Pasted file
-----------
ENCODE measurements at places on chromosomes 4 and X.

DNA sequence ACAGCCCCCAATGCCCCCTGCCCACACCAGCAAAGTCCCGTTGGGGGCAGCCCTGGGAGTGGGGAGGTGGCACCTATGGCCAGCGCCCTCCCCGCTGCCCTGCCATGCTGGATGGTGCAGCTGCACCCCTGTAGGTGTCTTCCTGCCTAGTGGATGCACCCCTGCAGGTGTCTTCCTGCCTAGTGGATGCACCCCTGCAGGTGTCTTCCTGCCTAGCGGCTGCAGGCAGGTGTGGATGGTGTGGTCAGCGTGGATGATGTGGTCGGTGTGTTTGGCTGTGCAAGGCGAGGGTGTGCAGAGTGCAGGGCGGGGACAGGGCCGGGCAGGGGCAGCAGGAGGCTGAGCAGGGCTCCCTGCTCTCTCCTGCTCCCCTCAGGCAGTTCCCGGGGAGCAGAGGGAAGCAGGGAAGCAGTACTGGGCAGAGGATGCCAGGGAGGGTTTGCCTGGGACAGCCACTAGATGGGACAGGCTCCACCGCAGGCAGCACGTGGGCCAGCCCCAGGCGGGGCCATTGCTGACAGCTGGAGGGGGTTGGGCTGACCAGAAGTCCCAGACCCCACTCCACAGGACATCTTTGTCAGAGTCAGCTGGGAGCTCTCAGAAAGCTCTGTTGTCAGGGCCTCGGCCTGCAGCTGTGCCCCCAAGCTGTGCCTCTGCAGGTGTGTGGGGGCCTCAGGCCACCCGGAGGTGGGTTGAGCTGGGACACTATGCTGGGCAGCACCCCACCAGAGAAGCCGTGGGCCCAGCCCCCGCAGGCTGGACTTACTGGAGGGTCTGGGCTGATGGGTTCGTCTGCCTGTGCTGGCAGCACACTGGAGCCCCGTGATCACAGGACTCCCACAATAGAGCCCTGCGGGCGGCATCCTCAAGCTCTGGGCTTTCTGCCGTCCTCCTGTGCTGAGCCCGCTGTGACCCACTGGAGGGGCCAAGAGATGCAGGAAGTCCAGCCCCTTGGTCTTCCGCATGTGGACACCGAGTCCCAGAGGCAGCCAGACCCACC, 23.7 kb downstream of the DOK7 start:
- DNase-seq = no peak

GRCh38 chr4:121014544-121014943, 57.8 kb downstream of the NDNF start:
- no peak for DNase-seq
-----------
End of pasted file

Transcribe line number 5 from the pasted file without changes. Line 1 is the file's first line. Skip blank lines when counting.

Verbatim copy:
- no peak for DNase-seq